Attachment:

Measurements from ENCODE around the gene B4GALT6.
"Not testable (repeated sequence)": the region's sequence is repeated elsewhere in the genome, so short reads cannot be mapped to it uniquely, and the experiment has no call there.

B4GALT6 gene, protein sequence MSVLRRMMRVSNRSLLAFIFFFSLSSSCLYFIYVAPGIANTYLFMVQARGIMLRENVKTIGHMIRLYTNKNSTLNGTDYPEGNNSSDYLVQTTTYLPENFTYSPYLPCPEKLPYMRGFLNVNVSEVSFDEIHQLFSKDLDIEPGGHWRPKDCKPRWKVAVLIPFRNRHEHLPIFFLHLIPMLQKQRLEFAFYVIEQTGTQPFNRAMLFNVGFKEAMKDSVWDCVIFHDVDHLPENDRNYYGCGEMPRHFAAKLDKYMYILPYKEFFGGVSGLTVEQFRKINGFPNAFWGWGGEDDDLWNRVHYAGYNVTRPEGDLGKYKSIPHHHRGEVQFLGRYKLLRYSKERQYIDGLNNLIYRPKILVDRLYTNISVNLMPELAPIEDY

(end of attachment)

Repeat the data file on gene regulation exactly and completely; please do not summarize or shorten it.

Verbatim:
Measurements from ENCODE around the gene B4GALT6.
"Not testable (repeated sequence)": the region's sequence is repeated elsewhere in the genome, so short reads cannot be mapped to it uniquely, and the experiment has no call there.

B4GALT6 gene, protein sequence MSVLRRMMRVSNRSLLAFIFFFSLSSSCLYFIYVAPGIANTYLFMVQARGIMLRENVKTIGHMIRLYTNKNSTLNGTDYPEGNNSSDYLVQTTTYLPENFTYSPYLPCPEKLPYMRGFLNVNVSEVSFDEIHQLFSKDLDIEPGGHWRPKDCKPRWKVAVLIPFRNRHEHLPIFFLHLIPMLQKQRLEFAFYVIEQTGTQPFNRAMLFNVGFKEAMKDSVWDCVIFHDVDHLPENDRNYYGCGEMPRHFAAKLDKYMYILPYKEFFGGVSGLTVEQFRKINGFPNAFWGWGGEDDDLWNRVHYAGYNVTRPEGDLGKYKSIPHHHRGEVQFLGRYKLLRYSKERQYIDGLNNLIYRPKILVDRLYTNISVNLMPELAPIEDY